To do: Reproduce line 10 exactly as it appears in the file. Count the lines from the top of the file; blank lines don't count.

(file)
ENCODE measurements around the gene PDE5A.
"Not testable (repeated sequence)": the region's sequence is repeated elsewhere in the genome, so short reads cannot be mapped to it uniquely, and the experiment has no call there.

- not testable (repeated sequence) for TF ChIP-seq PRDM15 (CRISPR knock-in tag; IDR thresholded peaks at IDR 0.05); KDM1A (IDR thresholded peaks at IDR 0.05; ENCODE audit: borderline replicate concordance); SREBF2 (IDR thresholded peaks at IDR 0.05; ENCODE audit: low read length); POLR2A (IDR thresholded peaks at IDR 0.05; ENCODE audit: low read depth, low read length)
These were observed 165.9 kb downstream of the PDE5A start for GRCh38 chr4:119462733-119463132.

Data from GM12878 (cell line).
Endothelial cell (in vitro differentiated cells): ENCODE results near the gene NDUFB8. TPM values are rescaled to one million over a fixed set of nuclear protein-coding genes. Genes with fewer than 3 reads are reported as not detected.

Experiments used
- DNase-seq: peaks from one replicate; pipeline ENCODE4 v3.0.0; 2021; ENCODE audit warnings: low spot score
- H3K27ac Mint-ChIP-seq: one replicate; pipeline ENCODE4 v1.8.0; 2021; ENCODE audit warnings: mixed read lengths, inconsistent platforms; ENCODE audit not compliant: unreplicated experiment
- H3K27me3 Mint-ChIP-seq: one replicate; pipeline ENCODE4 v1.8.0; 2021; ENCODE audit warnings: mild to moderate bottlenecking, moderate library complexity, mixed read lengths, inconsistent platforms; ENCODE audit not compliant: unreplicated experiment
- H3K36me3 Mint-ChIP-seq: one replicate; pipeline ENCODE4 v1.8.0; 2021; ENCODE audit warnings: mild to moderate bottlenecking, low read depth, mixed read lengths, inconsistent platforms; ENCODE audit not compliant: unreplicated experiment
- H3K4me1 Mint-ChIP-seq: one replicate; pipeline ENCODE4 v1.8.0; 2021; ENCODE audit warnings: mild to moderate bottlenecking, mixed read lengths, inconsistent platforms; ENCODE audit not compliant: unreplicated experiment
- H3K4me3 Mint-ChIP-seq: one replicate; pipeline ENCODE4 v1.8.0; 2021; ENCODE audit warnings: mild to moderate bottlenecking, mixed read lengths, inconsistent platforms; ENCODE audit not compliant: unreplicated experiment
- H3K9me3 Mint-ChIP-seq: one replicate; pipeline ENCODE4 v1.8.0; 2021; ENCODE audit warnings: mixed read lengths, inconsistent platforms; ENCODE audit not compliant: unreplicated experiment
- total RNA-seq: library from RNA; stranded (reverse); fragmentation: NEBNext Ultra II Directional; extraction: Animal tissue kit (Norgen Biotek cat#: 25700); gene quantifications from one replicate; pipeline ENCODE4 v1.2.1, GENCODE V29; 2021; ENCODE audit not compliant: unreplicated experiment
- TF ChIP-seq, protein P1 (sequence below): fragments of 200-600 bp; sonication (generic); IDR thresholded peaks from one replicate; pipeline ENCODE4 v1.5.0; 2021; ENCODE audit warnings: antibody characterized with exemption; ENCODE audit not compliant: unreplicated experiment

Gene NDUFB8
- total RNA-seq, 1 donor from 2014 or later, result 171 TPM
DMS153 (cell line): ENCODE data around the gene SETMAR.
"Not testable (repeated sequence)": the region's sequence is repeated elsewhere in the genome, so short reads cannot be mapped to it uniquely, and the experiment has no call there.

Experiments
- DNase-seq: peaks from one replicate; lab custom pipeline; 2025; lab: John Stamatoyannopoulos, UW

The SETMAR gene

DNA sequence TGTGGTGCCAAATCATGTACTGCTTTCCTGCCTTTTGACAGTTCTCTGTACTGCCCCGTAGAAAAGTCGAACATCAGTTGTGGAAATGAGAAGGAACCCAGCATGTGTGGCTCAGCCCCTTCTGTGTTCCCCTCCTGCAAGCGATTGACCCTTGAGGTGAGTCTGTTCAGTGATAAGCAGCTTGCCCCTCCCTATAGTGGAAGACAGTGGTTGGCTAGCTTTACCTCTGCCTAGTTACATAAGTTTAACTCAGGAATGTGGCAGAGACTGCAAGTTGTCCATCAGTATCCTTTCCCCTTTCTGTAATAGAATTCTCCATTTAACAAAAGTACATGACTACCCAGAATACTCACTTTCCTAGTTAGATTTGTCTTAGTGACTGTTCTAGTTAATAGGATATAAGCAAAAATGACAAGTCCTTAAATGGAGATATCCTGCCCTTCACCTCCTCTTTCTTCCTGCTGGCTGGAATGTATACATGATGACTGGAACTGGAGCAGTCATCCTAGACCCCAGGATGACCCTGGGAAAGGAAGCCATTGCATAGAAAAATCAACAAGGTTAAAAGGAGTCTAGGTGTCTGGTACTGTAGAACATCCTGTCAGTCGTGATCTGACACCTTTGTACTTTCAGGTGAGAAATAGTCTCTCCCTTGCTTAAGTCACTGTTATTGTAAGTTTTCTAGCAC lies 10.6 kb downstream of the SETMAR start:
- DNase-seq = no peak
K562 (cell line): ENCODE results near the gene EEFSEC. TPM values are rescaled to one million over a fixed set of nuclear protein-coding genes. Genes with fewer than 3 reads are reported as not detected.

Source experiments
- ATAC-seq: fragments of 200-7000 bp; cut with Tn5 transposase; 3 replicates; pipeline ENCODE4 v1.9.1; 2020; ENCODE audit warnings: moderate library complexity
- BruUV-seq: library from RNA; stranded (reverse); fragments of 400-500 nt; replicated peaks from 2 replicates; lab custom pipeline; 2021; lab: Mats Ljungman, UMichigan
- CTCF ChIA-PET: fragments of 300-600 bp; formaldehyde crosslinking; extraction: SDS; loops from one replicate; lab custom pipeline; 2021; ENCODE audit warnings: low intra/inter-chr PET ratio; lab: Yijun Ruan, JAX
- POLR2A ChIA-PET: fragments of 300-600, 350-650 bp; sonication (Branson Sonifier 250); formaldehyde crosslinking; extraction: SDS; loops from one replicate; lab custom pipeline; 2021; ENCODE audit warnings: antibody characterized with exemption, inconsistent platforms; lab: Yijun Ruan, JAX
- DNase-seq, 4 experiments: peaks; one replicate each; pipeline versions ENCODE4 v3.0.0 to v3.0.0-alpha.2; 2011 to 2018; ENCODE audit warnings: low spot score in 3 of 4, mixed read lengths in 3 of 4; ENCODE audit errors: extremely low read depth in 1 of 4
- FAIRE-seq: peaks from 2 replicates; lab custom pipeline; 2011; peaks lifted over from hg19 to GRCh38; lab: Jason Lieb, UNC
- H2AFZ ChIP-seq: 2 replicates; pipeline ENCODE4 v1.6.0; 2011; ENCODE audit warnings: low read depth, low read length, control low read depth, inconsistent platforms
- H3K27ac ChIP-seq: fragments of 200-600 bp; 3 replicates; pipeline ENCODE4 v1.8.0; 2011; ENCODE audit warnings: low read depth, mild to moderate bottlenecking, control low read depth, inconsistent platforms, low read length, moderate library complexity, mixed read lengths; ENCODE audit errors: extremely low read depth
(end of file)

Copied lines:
- H3K27me3 Mint-ChIP-seq: one replicate; pipeline ENCODE4 v1.8.0; 2021; ENCODE audit warnings: mild to moderate bottlenecking, moderate library complexity, mixed read lengths, inconsistent platforms; ENCODE audit not compliant: unreplicated experiment